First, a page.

I recently published a previous entry about doing caches automatically updated with minimized risk of wrong aggregate results, even inside a transaction with modifications.
What happens if anyone modifies ancient rows? We will get wrong aggregates. It is the only drawback of the solution proposed. But in certain circumstances it will be not enough. Maybe your table isn’t modified only in the newer parts. Or maybe you need to get always a correct aggregate no matter what. What can we do?
Let’s suppose a table can be divided in segments. Those segments are continuous on disk. If we aggregate every segment independently, we could later calculate a grand total by aggregating the previous partial aggregates. Because the segment size is relatively big (16384 rows in my examples) we can calculate the grand total almost instantly. If we know which segments have changed recently, we can invalidate them and go to the actual table for those records.
To make faster access to the segment calculation, I add one index:
CREATE INDEX ON invoicelines ((lineid >> 14), prod);
Then the table holding the cache could be defined as:
DROP TABLE IF EXISTS agg_invoicelines_prod2 CASCADE; CREATE TABLE agg_invoicelines_prod2 AS SELECT lineid>>14 as segment, l.prod, sum(quantity) as quantity, count(*) as count1, sum(l.totalprice) as totalprice FROM invoicelines l GROUP BY lineid>>14, l.prod; ALTER TABLE agg_invoicelines_prod2 ADD PRIMARY KEY (prod,segment);
In this case I’m not using materialized views. That’s because now we’re taking care on how the cache is refreshed.
Now we can create a table for segment invalidation. In case a record hits this table, means that part of the cached table isn’t valid anymore.
CREATE TABLE agg_invoicelines_prod2_invalid ( id serial not null, segment int not null, prod varchar not null, primary key (id) ); CREATE INDEX ON agg_invoicelines_prod2_invalid (segment, prod, id);
Why another table and not a simple column on the prior one? Well, if two transactions try to invalidate the same record, PostgreSQL will lock one until the other commits. This scheme allows parallel invalidation of segments.
But the problem here is we don’t have yet a view for the grand total. Let’s write one, even if it returns stale data:
CREATE OR REPLACE VIEW view_agg_invoicelines_prod2_stale AS SELECT prod, sum(quantity) as quantity, sum(count1) as count1, sum(totalprice) as totalprice FROM agg_invoicelines_prod2 GROUP BY prod;
How fast is this method compared with the previous one up to this point? Let’s execute an example query:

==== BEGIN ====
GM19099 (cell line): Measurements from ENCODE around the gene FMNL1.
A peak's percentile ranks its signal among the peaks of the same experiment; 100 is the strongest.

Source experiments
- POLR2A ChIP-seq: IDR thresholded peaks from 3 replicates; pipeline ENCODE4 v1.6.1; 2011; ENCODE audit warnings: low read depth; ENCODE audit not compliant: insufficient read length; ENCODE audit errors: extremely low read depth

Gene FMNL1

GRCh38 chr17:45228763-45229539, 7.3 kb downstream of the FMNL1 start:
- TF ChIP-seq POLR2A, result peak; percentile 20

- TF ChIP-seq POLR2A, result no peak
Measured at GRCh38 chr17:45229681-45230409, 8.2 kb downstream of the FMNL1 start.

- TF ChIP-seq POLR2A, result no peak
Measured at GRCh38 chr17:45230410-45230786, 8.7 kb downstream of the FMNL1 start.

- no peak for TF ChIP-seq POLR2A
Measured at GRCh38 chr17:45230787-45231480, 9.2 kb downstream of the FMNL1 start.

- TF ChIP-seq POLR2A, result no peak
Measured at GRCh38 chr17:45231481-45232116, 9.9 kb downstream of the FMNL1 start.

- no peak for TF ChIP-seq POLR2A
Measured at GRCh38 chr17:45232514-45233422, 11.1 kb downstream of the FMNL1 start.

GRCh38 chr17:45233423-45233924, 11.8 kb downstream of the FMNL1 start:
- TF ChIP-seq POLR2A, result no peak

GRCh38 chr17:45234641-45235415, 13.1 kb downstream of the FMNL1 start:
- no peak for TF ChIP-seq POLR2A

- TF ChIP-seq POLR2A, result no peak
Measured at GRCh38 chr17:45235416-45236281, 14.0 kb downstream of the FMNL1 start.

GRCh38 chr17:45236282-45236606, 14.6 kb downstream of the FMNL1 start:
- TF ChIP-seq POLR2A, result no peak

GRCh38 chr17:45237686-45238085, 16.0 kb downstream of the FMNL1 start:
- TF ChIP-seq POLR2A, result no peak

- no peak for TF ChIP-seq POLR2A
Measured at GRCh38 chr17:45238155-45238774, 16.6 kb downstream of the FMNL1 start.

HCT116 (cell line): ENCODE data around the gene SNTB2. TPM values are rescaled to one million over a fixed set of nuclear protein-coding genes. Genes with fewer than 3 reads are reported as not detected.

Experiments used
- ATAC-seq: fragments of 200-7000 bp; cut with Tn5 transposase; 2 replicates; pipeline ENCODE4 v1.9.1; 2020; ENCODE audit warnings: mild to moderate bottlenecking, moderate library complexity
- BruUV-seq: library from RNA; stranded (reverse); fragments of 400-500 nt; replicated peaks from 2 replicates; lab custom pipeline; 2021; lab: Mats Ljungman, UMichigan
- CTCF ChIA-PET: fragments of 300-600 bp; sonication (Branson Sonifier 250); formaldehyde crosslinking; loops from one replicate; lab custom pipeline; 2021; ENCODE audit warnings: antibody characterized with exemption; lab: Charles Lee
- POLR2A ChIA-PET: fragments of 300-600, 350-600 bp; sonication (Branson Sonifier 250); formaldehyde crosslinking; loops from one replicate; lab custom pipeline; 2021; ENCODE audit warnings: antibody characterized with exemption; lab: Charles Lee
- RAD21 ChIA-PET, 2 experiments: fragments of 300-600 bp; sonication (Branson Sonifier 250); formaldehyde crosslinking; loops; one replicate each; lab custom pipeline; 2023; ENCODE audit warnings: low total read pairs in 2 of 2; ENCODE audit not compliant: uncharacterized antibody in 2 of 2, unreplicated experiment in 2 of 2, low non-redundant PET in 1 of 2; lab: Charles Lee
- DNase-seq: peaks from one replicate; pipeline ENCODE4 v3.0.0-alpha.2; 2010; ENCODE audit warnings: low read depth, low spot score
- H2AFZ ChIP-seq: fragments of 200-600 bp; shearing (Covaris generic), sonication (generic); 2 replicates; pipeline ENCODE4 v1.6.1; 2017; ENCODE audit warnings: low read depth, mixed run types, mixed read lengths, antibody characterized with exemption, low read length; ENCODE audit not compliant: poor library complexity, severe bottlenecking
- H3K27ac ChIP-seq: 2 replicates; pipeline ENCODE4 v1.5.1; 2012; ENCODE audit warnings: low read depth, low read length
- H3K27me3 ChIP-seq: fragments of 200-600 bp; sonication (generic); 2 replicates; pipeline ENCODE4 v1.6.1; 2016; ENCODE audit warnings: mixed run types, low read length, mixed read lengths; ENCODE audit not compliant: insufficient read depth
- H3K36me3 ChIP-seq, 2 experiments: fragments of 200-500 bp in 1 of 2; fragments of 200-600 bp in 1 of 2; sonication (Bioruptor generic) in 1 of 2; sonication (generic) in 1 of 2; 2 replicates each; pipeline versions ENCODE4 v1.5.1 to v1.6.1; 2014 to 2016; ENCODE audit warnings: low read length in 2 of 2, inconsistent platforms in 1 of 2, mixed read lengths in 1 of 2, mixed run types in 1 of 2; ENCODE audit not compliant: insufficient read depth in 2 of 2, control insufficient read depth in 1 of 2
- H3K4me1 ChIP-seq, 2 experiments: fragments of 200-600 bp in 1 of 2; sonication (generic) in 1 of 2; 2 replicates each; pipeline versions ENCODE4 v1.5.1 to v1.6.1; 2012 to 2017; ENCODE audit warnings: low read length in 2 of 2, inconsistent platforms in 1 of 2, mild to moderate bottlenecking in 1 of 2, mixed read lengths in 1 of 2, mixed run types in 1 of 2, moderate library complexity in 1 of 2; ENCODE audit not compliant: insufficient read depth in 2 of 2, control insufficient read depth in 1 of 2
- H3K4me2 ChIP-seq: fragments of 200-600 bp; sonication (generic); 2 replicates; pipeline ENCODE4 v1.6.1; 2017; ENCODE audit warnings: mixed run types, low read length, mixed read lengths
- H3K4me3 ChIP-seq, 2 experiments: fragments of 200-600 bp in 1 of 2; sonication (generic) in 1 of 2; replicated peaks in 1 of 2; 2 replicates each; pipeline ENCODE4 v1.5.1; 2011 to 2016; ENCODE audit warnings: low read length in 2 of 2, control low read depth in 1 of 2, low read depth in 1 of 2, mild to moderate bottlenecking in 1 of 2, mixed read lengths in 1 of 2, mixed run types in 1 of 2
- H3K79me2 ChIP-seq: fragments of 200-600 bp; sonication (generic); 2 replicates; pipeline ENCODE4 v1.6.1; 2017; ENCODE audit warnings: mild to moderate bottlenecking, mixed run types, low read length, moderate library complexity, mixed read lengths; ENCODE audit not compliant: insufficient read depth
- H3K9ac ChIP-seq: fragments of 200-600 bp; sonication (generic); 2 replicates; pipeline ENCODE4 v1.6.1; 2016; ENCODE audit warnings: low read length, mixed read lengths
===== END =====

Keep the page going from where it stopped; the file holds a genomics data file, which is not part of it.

SELECT * FROM view_agg_invoicelines_prod2_stale -- 0.039s SELECT * FROM view_agg_invoicelines_prod -- 0.018s SELECT * FROM agg_invoicelines_prod -- 0.0001s
As you can see this method is slower than reading the cached aggregates directly, that’s because we hold 123 segments and in average, it has to process 123 rows to retrieve a single aggregated row.
Even being 400 times slower, it’s still a lot useful, because it returns in 40ms which is very fast. For larger tables you can use a bigger segment to avoid being too slow.
Remember we did this because we want invalidate segments. So let’s do it. We’ll need a trigger for every modification.
CREATE OR REPLACE FUNCTION func_trg_invoicelines_invalidate() RETURNS trigger AS $BODY$ BEGIN IF TG_OP = 'INSERT' THEN OLD = NEW; END IF; IF TG_OP = 'DELETE' THEN NEW = OLD; END IF; INSERT INTO agg_invoicelines_prod2_invalid (segment, prod) ( SELECT NEW.lineid >> 14, NEW.prod UNION SELECT OLD.lineid >> 14, OLD.prod ) EXCEPT SELECT segment, prod FROM agg_invoicelines_prod2_invalid; RETURN NEW; END; $BODY$ LANGUAGE plpgsql; CREATE TRIGGER trg_invoicelines_invalidate AFTER UPDATE ON invoicelines FOR EACH ROW WHEN (OLD.* IS DISTINCT FROM NEW.*) EXECUTE PROCEDURE func_trg_invoicelines_invalidate(); CREATE TRIGGER trg_invoicelines_invalidate2 AFTER INSERT OR DELETE ON invoicelines FOR EACH ROW EXECUTE PROCEDURE func_trg_invoicelines_invalidate();
I use a separate trigger for UPDATE to use the “WHEN” trick and avoid invalidating when there are no changes at all. Let’s test inserting new invoices:
INSERT INTO invoicelines (invoiceid, lineno, prod, quantity, totalprice) SELECT invoiceid, generate_series(1,100) as lineno, 'prod' || to_char((random()*250)::int,'FM00000') as prod, (random()*25)::numeric(12,0) as quantity, (random()*random()*1000+random()*500 +random()*50)::numeric(12,2) as totalprice FROM generate_series(1,2) invoiceid; -- 200 rows. SELECT * FROM agg_invoicelines_prod2_invalid -- segment: 122; 131 products. (131 rows)
As you can see, the new invoices ended up all in the segment 122. 200 rows collapsed into 131 invalidations. With more rows inserted we could expect better collapse of the invalidated segment.
The problem is on random updates on the middle of the table. If the changes aren’t together in the disk, we will end with one invalidation per row modified. For example, we could update the totalprice of random rows (0.01%):
UPDATE invoicelines SET totalprice = totalprice * 1.10 WHERE random() < 0.01/100.0
202 rows were updated and now the table for invalidations has 333 rows. Exactly 202 more. Every row updated randomly caused an invalidated row. This was expected.